The Thaw in Australia’s Relationship with China: Out of Deep Freeze?

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Although recent talks have decreased the hostility, continuing disagreements mean that mending the relationship will take quite some time between Australia and China.

Hundreds of people have gathered at the Chinese embassy in Canberra to celebrate the 50th Anniversary of Diplomatic Relations between China and Australia. Australian and Chinese flags line the perimeter of a podium where speeches will take place.

Towards the back of the garden, a large oil painting depicting a 1973 meeting between Gough Whitlam and Mao Zedong in Beijing catches everyone’s attention. Whitlam was the Australian leader who opened diplomatic relations with the People’s Republic of China on 21 December 1972.

Upon reflecting on the recent meeting between Anthony Albanese and Xi Jinping, China’s ambassador to Australia, Xiao Qian, appeared optimistic as he described it as “positive,” “constructive,” and “encouraging.”

“China and Australia are two amazing countries with amicable people. Our nations have always had a warm relationship, and I hope it stays that way.”

Xiao is ignoring the recent deterioration of diplomatic relations between China and Australia. This included Beijing issuing tariffs and unofficial bans on Australian exports and freezing high-level talks. The former Coalition government even went so far as to say that China was purposely trying to pressure Australia into submission by hurting its economy – an “economic coercion” campaign, they called it.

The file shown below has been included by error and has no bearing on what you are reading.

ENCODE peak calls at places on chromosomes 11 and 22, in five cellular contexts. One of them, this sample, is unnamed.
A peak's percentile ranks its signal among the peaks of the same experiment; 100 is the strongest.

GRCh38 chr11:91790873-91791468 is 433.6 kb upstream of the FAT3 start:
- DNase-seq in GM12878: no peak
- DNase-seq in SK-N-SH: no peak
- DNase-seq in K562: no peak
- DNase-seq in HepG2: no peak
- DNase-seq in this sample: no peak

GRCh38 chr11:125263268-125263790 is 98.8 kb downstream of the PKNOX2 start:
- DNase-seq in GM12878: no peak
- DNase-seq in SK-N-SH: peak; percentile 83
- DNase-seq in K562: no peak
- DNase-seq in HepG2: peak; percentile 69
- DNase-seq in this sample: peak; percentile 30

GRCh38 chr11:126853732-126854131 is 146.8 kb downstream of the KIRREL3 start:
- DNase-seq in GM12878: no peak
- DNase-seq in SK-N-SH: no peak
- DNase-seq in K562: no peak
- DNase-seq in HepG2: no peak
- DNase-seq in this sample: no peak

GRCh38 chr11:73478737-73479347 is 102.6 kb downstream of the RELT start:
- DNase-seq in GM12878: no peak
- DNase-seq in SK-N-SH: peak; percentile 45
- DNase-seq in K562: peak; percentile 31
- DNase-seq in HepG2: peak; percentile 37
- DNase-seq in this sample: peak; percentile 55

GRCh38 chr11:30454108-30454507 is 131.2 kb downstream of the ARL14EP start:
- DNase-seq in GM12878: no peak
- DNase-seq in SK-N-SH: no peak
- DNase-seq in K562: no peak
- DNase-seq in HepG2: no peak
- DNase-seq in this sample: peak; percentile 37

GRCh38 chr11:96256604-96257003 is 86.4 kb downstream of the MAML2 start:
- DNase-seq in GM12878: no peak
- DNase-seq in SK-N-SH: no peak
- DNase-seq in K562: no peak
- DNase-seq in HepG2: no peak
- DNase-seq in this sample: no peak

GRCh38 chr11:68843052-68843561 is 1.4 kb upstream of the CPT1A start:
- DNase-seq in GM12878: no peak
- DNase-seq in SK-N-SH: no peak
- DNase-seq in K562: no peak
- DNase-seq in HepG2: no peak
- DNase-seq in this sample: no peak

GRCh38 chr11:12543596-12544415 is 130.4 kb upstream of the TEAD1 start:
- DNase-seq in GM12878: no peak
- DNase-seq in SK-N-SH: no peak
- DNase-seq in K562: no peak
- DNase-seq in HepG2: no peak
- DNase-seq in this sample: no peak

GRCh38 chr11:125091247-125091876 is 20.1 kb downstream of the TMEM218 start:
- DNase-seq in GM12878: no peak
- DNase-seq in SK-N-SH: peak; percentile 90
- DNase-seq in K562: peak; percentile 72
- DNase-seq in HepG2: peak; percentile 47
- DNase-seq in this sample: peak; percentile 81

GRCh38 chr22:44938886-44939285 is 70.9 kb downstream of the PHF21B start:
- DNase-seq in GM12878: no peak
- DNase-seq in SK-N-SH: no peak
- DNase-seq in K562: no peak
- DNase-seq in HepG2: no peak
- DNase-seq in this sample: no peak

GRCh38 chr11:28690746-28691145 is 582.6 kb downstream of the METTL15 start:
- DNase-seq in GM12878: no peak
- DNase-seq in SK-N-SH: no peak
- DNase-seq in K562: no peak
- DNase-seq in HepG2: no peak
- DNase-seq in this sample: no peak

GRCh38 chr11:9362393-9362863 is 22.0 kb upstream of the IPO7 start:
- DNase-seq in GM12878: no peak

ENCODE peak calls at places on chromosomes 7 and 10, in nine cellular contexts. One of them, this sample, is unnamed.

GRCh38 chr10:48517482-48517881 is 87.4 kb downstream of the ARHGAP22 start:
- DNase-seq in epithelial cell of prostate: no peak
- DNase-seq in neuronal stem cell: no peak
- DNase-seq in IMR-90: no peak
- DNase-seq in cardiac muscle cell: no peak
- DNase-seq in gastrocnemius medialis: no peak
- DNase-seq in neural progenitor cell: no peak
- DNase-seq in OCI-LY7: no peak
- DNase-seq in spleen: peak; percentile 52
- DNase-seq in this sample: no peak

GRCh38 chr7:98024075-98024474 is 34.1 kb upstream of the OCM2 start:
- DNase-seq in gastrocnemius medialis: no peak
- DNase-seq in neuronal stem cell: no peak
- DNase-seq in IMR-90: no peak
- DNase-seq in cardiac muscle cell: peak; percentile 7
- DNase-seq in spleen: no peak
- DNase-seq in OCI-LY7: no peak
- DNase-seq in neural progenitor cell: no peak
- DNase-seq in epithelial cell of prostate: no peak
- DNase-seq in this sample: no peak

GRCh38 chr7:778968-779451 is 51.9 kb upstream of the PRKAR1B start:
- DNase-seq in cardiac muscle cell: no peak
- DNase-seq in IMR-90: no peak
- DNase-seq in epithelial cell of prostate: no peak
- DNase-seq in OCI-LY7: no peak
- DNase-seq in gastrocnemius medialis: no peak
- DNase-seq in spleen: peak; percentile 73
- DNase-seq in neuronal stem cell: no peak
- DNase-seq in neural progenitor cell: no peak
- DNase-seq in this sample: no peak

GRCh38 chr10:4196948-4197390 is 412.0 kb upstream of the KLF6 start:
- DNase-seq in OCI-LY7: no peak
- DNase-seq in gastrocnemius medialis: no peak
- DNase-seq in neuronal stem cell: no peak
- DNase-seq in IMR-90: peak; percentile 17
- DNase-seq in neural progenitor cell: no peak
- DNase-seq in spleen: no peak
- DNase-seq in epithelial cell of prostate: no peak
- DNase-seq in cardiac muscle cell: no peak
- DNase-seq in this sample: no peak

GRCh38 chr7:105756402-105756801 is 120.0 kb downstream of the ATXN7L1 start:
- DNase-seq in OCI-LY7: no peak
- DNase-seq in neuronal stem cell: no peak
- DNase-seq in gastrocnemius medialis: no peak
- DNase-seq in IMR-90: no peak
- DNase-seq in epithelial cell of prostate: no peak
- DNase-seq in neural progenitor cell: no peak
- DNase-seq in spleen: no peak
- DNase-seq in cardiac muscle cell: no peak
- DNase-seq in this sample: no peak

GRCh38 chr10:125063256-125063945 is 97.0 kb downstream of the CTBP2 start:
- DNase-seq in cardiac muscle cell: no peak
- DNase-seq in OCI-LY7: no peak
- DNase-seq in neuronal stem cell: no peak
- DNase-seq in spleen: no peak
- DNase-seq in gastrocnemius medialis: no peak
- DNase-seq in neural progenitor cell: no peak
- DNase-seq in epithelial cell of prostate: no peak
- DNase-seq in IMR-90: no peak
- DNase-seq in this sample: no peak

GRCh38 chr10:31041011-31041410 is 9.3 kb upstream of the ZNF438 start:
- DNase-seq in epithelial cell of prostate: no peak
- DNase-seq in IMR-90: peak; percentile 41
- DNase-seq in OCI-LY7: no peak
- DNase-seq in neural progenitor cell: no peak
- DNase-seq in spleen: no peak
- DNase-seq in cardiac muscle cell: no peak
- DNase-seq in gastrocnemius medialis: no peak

However, since he started this year, Xiao confidently believes that the two countries will remain friends and partners based on his active relationships with politicians, industry members, and academicians.

“I am confident that with the concerted efforts of our people, China-Australia ties will continue to improve in the years ahead,” he says.

Others are more sceptical and believe it will take more than one meeting between high-level officials to thaw this deep freeze. Some analysts argue that Beijing has always had its interests at heart and will only agree to talks that further these goals. In contrast, others believe that Canberra is still too focused on its defence with the United States and its regional allies.

At this point, it’s unclear exactly how long it will take for Australia and China to mend their relationship fully, but one thing is sure: both nations will have to work hard and be willing to compromise to make progress. Until then, this deep freeze will continue for the foreseeable future.

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